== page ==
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Strength in times of difficulties

Thursday, 28 September 2017 13:1 PM | ARTICLE BY | Jamaica Digo
A healthier John Benedick Daa welcomes the Tzu Chi volunteers during the latter’s visit to his home in Barangay Palanog, Tacloban City. 【Photo by Jamaica Digo】

Story Highlights

  • For almost three years, Tzu Chi Foundation supported John Benedick Daa’s medications to treat the hole in his heart. Now 4 years old, John Benedick has responded positively to his medications. His doctor recently pronounced that the hole on his heart has closed up.
  • Cindy Daa is grateful to Tzu Chi’s help for his son’s medications that she has been inspired to pay forward by also helping out in Tzu Chi’s activities as a volunteer.

When her husband abandoned her five years ago, Cindy Daa drew strength from her three children. She was determined to raise them well, even if she has to do it alone.

She did every job she could to provide for their needs. She accepted laundry works, and sold various food products and snacks, among others. She turned nights into days. There was nothing a mother wouldn’t do for her kids.

But life was cruel.

In 2013, Super Typhoon Yolanda (Haiyan) struck Leyte.

The home of Cindy’s mother in Barangay Palanog in Tacloban City, where she and her children moved to after her separation with her husband, was among those flattened by the typhoon. She decided to move with her maternal aunt’s home, which is also located in Barangay Palanog.

However, Cindy did not want to be a burden to her relatives so she built a small room adjacent to her aunt’s house using the Php10,000 she received as Emergency Shelter Assistance from the Department of Social Welfare and Development (DSWD) in the aftermath of the storm. It has been her and her children’s home since.

Cindy strived to live independently. She continues to accept laundry works and earns Php300 from it. She also sells street snacks which nets her Php40 a day.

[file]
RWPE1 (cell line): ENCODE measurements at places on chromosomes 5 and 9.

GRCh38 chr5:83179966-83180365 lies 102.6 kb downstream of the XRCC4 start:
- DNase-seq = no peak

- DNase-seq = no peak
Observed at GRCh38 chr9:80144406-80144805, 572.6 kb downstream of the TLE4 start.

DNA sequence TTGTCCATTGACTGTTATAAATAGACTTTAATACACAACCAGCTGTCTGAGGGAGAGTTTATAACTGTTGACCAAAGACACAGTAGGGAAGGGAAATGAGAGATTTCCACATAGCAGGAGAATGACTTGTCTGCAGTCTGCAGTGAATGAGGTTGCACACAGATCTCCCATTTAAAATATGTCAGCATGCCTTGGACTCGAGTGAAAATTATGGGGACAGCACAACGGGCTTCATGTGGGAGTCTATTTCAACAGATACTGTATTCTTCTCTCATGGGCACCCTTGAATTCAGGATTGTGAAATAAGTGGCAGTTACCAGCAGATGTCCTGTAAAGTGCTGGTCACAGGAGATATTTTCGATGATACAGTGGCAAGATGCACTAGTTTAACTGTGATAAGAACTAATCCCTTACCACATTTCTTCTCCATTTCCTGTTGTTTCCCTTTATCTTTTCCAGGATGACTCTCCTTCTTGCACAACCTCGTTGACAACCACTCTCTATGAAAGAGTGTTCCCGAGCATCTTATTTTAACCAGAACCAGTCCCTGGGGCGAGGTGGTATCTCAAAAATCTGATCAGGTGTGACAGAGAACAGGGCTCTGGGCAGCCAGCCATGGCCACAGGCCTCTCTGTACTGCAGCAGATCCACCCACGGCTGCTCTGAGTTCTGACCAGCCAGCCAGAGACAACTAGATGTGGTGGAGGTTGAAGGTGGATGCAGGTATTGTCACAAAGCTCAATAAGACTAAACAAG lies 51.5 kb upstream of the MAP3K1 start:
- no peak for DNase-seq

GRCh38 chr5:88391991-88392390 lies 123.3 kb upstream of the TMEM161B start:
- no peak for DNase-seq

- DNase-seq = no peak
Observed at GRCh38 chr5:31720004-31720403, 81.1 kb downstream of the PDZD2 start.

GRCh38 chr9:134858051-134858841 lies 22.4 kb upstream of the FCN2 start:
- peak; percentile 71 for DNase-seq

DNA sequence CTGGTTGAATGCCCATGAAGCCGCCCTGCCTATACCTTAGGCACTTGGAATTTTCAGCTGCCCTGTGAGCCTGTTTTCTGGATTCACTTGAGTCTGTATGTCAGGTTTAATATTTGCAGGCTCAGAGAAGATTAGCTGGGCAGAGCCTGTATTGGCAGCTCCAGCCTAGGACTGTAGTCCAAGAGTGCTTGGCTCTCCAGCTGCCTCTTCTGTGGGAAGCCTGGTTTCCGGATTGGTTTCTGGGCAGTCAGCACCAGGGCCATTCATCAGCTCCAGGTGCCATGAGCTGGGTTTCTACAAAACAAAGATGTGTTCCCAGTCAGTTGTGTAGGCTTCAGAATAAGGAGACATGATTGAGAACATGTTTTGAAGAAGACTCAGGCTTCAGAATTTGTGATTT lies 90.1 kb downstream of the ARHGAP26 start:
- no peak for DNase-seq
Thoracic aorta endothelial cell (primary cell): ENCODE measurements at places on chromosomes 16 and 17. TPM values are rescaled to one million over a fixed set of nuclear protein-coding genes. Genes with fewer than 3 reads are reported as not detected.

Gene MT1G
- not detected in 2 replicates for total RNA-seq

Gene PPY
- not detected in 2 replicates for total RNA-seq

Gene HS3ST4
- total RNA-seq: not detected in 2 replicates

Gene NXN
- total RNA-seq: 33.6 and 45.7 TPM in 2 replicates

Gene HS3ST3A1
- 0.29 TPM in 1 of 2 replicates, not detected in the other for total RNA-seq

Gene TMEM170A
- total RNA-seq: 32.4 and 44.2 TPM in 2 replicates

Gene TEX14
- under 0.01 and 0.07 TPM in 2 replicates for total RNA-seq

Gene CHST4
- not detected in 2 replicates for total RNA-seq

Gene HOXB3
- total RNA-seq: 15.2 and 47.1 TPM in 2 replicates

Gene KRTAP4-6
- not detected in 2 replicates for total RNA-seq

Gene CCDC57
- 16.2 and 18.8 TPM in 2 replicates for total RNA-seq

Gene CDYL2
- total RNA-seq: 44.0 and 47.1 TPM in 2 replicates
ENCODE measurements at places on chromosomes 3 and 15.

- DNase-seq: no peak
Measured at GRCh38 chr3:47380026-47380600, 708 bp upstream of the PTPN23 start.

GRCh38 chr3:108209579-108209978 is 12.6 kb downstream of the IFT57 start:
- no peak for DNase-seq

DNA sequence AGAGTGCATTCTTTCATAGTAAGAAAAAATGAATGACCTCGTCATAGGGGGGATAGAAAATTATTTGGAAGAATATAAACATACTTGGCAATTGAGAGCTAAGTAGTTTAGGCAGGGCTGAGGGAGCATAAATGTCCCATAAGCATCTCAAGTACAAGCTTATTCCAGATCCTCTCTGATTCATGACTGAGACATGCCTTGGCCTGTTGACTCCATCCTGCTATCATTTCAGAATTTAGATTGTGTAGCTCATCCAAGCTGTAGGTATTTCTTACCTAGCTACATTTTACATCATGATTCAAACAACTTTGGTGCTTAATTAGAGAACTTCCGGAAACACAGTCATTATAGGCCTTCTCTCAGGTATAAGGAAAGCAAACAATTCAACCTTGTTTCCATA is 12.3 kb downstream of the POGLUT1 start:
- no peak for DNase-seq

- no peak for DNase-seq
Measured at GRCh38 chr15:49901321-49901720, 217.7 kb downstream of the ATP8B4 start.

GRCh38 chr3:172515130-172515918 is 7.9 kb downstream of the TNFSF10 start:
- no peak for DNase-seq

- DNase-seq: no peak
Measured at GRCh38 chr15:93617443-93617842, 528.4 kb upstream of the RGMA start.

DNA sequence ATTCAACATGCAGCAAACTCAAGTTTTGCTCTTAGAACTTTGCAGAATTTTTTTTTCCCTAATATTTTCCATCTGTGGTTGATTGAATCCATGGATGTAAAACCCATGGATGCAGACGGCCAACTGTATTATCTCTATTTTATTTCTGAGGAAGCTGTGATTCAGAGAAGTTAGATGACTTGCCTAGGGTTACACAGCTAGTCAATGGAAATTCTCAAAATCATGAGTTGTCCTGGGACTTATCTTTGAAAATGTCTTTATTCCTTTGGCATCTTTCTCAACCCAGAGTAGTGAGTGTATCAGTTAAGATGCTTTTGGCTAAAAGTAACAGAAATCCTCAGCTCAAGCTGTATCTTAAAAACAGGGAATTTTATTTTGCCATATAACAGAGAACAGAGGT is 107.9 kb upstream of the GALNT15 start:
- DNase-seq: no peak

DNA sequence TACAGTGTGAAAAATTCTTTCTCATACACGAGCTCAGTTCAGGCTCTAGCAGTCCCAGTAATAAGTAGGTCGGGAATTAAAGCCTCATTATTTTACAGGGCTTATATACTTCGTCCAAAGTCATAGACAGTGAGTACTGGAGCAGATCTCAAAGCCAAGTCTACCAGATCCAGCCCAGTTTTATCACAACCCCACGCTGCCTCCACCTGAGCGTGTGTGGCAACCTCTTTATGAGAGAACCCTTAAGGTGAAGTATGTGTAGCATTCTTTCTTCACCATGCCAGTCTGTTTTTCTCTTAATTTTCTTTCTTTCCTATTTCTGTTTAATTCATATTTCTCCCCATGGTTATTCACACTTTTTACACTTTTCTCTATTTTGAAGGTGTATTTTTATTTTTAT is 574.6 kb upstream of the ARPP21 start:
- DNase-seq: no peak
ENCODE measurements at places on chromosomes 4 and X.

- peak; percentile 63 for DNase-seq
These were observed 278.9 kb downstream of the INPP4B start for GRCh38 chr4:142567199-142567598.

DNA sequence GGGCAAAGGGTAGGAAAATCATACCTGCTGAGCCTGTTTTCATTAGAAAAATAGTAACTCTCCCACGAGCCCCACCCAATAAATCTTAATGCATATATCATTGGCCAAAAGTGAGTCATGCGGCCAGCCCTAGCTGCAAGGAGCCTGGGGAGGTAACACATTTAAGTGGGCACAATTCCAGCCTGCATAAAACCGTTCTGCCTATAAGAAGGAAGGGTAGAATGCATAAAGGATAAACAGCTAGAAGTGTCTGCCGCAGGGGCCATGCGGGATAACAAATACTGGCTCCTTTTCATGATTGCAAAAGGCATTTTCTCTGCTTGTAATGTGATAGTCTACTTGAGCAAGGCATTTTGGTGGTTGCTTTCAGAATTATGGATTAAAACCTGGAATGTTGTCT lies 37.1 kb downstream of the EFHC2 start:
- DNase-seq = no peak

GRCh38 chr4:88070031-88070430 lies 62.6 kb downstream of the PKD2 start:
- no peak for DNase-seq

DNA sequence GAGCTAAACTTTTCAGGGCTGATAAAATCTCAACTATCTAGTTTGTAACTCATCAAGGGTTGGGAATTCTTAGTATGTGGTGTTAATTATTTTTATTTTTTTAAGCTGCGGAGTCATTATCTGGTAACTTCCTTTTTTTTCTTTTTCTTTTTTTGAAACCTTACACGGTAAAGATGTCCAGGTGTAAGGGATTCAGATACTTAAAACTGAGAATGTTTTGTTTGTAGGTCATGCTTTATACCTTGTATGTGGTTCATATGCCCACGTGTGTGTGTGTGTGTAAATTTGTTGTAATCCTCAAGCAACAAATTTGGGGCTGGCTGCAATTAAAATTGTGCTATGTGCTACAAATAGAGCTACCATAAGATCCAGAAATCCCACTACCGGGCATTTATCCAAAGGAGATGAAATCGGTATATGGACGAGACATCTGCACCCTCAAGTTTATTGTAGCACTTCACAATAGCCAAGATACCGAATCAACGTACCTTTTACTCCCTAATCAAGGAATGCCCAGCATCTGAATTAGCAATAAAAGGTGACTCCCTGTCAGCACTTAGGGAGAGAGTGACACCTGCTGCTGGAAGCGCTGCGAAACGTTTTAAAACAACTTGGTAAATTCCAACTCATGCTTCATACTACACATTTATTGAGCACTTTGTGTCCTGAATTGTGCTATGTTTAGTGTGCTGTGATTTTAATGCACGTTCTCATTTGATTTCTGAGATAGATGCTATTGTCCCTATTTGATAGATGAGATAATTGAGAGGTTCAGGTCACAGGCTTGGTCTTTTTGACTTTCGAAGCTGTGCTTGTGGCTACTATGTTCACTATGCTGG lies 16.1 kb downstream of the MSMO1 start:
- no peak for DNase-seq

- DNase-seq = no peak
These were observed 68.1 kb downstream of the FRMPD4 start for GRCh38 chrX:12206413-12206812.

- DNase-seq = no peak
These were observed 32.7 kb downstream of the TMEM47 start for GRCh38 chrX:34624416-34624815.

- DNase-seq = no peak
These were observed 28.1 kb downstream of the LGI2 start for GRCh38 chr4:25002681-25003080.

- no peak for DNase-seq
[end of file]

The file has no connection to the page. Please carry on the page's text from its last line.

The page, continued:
In 2014, just when she was still getting her bearings again, Cindy found out her youngest son, John Benedick, had a hole in his heart.

“I felt like the world crashed in on me. At that time, it was so difficult. I had to beg people so that I can buy his medicines,” recalls Cindy, 28.

Cindy sought help from various organizations but failed to find one that can help with her son’s medications. That was until someone advised her to seek assistance from Tzu Chi Foundation.

When Tzu Chi volunteers learned of her situation, they felt deeply for her.

In 2015, Tzu Chi began supporting John Benedick’s monthly medicine supply, allowing him to take his medicines regularly. When Tzu Chi volunteers revisited John Benedick in March 2017, they found out that his doctor had instructed that he stop taking his maintenance medicines as his condition has improved a lot. Instead, John Benedick was prescribed with vitamins.

Vilma Limpiada was among the Tzu Chi volunteers who kept track of John Benedick’s progress.

“Before, his lips, fingers, and eyes were blue but now he has a healthier pallor unlike before. His body looks healthier too. Before, he couldn’t even stand. His mother was always carrying him but he can stand on his own now and you can even talk to him,” shares Vilma.

John Benedick is now four years old. His mother had feared that he won’t be able to live normally like other children. But today, he can run around and play with his siblings.

Although John Benedick no longer needed medicines, Tzu Chi continues to support the family with a monthly sack of 20-kilo rice.

It was like a burden was lifted off Cindy’s shoulders.

“Tzu Chi helped me a lot. First, with the medications of my son; he was able to survive his condition because Tzu Chi supported his medicines and provided us with rice. To poor families like us, the medicine was the most important because I couldn’t buy them on my own. It was very expensive. That’s why I am so happy with Tzu Chi’s help to us,” says Cindy.

Out of gratitude, Cindy has been making the effort to help with Tzu Chi’s activities as a volunteer. She is present in every Year End Blessing ceremony in Tacloban, helping out in the preparations and the event proper.

“I may not have money to give but I have my strength and time. It’s what I can offer them,” Cindy says, smiling.

Last Updated: Thursday, 28 September 2017 13:1 PM

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